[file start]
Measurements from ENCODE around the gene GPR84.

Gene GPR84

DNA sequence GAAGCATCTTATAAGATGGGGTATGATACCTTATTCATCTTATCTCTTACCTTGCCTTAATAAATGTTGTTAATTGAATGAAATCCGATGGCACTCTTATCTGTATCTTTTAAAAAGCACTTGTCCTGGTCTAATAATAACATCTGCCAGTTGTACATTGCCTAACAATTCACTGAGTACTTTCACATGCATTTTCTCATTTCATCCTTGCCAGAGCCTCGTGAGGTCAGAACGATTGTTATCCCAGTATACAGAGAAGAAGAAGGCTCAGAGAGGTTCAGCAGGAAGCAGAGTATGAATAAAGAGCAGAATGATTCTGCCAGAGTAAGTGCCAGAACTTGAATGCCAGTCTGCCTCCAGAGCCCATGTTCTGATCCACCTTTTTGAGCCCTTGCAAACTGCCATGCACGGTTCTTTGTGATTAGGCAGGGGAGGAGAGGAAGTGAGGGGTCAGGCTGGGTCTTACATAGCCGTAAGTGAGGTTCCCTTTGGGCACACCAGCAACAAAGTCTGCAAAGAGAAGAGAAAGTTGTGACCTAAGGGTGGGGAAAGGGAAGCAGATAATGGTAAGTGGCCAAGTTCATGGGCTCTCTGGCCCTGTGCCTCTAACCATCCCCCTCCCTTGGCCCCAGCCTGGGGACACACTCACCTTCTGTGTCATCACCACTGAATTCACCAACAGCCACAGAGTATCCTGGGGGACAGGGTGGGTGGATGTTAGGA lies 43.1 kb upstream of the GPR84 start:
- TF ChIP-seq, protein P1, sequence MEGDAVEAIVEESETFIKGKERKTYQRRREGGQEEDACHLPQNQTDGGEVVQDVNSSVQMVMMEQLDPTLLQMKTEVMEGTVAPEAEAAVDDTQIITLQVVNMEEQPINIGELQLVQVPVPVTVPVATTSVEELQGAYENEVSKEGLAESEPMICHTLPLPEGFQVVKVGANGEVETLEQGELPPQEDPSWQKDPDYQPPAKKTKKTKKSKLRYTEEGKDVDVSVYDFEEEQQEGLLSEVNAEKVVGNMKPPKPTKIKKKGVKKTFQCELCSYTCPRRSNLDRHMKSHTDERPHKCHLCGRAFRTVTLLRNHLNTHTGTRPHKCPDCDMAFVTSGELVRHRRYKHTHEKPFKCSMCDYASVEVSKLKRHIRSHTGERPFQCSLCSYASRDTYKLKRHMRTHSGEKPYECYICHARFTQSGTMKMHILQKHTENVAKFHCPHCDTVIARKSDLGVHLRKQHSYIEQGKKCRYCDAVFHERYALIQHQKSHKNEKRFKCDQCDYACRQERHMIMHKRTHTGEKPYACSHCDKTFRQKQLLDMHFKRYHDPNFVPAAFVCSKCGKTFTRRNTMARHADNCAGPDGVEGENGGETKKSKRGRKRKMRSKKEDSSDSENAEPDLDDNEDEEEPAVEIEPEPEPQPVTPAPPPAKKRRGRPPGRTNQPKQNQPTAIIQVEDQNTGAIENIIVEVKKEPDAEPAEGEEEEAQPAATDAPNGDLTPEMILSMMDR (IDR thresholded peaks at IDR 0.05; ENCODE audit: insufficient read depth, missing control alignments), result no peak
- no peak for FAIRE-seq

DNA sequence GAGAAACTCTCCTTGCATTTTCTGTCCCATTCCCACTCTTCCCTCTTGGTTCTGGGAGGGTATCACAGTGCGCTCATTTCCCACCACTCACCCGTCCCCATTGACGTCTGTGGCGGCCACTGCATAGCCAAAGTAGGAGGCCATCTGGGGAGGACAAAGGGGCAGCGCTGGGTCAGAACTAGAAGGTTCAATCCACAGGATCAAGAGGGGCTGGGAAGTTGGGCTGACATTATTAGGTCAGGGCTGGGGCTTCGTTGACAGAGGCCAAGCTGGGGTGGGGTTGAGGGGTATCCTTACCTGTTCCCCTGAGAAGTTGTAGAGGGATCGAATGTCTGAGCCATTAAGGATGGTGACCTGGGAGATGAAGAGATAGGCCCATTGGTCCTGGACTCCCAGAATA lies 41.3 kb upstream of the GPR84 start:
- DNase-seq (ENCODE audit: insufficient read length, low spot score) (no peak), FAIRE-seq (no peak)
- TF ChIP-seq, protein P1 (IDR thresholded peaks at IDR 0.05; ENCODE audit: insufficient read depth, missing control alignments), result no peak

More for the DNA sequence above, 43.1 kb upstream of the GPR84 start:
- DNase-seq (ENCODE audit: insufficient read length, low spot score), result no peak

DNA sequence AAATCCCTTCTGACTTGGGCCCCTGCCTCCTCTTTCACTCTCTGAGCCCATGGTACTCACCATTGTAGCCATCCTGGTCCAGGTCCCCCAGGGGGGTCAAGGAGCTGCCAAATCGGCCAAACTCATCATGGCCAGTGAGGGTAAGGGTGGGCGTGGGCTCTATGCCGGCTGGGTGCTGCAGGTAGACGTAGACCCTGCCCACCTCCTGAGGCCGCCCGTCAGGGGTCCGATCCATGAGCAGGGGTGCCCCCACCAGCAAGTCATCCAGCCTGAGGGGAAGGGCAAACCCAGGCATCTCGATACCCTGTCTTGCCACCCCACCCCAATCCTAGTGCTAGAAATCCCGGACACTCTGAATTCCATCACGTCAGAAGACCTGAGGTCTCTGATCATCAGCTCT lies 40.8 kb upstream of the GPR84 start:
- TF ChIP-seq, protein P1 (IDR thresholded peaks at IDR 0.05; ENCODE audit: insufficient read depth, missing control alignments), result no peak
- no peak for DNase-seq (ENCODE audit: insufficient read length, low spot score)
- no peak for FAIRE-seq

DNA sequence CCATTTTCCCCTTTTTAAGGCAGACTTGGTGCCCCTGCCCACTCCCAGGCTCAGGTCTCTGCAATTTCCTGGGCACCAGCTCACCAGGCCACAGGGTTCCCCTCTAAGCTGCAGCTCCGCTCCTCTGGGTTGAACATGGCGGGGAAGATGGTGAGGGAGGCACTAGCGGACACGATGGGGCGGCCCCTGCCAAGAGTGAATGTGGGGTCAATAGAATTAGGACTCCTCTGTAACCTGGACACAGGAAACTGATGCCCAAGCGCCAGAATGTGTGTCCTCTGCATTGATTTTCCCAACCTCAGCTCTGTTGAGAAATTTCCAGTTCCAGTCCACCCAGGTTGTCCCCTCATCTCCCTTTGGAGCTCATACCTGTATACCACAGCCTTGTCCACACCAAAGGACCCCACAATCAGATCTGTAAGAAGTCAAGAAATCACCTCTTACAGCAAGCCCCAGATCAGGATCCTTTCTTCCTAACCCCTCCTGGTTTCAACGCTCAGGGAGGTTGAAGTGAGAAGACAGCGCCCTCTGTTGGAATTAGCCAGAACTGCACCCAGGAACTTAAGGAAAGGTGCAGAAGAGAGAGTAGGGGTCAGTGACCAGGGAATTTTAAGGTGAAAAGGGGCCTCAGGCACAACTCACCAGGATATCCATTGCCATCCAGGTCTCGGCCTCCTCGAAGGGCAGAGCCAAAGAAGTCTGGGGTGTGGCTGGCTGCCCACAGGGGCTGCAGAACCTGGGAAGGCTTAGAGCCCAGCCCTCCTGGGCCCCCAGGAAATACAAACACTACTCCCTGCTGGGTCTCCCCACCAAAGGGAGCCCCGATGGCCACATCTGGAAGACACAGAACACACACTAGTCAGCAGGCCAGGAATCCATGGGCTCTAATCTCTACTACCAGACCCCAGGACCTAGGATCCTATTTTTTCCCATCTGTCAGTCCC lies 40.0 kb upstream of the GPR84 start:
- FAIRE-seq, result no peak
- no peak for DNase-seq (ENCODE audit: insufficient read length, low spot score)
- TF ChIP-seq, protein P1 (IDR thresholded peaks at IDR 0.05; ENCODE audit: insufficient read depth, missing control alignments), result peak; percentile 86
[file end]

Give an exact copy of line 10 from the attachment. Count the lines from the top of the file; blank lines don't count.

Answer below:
- DNase-seq (ENCODE audit: insufficient read length, low spot score), result no peak